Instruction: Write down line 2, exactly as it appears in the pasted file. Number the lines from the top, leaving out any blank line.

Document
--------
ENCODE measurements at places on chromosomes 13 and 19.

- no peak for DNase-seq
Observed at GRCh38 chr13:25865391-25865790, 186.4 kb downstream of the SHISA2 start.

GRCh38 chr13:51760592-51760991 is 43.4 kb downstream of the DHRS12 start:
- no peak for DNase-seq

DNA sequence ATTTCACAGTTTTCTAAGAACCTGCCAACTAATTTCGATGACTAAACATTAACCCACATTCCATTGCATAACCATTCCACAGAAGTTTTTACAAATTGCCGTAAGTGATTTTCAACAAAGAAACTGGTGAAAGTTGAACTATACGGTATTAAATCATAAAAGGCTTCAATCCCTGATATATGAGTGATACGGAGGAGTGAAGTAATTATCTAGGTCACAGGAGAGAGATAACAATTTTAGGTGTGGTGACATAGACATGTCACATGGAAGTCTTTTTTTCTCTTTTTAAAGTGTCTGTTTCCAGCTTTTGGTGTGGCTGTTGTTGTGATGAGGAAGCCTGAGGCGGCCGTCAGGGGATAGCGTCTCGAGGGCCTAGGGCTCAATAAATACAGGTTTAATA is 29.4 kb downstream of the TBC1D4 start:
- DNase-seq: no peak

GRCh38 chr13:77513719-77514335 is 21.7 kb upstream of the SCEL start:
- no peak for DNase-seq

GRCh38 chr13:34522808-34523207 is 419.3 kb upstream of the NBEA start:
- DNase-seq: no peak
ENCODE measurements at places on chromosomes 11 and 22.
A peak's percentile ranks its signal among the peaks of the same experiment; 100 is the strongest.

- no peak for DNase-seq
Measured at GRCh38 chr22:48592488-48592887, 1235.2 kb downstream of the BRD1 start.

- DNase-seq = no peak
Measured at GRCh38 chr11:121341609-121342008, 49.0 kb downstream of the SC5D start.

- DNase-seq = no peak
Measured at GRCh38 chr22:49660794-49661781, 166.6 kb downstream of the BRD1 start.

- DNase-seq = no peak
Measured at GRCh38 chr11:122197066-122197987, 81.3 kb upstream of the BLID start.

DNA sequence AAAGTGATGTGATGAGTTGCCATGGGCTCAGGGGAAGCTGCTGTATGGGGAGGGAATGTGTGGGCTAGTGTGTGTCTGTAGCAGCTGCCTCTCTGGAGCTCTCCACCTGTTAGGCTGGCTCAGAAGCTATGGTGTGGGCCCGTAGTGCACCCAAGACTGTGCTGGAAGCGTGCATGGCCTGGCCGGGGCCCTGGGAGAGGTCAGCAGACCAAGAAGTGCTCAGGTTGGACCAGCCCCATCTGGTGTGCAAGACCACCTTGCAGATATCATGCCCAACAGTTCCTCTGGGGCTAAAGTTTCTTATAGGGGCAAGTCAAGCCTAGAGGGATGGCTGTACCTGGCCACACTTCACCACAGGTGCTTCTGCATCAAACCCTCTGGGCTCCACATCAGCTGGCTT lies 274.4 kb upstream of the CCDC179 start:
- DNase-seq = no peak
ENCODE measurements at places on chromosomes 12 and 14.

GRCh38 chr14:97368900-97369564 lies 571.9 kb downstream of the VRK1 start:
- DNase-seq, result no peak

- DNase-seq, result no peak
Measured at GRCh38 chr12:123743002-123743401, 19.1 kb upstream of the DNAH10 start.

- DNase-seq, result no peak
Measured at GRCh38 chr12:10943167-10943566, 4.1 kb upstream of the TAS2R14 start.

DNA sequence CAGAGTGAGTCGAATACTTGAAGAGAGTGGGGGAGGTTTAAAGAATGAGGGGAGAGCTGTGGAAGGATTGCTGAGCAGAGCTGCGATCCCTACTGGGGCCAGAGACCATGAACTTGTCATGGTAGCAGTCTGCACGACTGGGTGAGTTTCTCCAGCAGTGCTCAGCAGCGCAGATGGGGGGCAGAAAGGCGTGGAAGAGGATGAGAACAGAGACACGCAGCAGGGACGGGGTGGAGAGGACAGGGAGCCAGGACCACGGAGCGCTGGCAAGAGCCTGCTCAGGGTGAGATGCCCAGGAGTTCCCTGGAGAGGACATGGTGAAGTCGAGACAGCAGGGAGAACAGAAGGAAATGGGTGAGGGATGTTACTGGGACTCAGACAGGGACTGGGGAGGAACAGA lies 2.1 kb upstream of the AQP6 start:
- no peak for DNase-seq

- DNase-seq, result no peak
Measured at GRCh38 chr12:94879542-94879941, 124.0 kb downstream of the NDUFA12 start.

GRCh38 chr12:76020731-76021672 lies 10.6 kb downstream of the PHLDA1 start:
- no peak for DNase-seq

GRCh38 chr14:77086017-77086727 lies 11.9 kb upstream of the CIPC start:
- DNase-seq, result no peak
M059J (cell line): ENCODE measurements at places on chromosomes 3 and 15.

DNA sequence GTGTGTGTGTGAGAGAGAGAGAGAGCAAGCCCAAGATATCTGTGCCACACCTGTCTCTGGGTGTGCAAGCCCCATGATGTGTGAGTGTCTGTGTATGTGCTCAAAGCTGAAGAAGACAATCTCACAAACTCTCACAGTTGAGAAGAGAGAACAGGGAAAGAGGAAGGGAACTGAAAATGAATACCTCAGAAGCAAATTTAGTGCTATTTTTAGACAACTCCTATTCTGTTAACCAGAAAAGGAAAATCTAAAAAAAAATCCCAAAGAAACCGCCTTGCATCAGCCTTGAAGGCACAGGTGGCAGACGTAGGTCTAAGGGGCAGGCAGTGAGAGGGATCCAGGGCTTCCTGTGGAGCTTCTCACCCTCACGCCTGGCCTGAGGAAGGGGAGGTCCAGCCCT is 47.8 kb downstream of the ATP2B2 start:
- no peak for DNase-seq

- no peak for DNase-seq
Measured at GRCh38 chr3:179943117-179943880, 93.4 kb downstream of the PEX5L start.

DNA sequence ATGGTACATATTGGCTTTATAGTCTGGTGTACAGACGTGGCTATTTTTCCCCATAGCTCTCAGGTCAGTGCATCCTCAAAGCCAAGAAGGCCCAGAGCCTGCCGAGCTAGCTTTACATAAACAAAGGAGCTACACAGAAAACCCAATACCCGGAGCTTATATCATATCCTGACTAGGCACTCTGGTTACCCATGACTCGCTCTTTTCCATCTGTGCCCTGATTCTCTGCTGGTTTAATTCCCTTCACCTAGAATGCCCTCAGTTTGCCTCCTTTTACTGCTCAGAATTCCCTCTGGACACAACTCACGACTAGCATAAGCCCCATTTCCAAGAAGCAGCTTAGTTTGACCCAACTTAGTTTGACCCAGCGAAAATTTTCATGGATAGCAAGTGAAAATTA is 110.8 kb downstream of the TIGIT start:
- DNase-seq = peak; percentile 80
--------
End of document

- no peak for DNase-seq